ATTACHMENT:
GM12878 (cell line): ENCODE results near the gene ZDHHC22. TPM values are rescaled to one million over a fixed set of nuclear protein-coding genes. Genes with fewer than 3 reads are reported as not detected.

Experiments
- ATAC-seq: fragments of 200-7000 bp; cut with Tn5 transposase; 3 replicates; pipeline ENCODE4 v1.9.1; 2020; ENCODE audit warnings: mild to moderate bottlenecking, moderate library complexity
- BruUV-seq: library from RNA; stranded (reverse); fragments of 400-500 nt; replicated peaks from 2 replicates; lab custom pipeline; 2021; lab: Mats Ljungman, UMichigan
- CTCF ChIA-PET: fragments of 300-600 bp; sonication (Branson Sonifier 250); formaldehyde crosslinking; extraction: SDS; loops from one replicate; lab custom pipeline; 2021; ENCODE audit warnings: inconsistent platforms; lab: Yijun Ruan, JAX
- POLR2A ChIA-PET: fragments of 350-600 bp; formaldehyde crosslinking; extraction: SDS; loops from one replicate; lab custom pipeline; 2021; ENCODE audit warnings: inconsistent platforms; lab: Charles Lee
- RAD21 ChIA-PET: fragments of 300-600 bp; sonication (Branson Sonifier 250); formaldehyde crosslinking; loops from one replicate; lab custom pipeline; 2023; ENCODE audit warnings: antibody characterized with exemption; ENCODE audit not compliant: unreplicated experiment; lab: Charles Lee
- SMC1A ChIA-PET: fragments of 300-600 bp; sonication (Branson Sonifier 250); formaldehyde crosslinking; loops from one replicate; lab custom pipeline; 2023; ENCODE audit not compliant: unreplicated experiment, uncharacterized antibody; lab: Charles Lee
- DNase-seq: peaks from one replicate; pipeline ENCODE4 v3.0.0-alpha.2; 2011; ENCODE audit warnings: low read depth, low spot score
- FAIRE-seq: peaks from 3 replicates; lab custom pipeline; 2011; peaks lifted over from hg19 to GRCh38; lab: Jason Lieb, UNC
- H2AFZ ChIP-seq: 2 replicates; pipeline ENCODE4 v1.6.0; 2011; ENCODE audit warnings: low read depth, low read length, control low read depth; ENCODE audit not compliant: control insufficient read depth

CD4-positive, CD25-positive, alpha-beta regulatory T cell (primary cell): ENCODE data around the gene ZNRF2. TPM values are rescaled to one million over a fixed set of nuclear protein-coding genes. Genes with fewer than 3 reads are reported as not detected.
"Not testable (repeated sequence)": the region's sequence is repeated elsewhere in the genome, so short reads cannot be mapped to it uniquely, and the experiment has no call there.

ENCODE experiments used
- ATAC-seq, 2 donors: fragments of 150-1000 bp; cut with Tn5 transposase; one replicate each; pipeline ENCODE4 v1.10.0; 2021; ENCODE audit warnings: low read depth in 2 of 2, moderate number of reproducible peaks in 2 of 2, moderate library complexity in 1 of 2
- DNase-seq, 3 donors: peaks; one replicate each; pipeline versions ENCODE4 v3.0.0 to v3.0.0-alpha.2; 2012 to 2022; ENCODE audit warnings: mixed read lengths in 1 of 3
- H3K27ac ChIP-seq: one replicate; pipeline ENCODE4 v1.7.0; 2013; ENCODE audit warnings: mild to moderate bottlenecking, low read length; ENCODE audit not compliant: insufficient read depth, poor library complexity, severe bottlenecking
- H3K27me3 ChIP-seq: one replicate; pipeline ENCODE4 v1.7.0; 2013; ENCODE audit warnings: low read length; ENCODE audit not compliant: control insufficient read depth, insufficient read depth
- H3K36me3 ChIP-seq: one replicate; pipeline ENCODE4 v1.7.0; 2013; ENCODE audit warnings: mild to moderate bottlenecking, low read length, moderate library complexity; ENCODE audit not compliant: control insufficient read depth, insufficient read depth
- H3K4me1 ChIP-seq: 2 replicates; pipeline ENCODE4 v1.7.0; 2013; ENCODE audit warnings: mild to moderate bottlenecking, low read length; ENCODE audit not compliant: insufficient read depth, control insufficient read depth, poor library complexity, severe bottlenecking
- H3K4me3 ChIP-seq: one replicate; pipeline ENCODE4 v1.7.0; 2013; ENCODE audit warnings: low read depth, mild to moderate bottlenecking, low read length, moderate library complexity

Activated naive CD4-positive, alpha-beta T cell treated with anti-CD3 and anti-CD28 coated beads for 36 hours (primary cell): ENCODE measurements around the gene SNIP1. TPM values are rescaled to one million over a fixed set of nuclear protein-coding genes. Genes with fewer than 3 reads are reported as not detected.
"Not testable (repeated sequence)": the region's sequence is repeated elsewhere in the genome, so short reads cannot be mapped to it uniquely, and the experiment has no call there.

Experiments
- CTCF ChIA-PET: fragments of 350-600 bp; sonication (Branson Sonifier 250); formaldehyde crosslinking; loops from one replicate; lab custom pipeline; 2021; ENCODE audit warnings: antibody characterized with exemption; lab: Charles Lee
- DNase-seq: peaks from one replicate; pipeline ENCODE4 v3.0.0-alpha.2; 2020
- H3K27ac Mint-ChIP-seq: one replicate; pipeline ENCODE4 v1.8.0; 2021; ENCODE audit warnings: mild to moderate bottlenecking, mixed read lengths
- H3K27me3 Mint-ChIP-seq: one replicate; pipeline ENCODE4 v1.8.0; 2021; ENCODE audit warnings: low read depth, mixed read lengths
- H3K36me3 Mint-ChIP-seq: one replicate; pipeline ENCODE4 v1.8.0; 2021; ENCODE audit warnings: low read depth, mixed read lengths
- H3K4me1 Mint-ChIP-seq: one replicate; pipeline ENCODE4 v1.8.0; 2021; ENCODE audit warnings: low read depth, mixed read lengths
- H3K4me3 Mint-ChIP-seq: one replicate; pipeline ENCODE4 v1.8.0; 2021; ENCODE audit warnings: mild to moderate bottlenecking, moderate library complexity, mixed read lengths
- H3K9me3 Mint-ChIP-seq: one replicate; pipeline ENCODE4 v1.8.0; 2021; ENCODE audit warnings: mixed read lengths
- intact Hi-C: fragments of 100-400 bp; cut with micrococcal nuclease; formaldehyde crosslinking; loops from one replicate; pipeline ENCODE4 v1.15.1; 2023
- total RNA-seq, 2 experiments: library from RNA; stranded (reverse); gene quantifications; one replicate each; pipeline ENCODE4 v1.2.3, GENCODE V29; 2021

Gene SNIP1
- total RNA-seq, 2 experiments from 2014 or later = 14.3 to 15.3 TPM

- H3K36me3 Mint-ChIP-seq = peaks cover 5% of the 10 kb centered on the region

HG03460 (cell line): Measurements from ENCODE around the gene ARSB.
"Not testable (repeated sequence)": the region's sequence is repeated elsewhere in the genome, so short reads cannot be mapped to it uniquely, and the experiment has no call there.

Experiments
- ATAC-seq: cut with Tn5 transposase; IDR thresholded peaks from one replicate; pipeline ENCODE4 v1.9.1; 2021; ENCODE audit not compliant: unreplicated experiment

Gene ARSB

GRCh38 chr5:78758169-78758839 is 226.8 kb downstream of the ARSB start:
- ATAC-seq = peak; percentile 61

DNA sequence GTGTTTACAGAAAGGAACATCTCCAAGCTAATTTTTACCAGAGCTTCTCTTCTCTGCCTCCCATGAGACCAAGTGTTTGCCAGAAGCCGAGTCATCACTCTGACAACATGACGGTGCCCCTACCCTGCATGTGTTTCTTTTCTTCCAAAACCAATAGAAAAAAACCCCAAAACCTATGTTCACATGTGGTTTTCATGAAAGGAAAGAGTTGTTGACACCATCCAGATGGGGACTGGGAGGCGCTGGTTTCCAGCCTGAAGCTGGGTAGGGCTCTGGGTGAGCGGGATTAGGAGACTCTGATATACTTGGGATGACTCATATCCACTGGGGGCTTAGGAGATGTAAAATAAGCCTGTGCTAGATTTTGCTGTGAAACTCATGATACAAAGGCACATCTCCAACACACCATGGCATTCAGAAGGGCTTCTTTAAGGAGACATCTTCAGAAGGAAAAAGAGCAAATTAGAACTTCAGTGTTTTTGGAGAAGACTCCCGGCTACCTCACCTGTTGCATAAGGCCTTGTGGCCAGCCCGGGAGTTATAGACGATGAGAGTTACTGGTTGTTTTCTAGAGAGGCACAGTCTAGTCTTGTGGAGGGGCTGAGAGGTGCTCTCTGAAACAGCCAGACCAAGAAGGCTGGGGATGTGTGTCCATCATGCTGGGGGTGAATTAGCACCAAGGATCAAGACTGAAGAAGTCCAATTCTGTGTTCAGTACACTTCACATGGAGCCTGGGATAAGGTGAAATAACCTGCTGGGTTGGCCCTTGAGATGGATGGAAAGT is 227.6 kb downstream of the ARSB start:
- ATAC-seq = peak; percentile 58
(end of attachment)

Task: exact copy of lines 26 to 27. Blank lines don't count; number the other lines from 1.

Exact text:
- DNase-seq: peaks from one replicate; pipeline ENCODE4 v3.0.0-alpha.2; 2020
- H3K27ac Mint-ChIP-seq: one replicate; pipeline ENCODE4 v1.8.0; 2021; ENCODE audit warnings: mild to moderate bottlenecking, mixed read lengths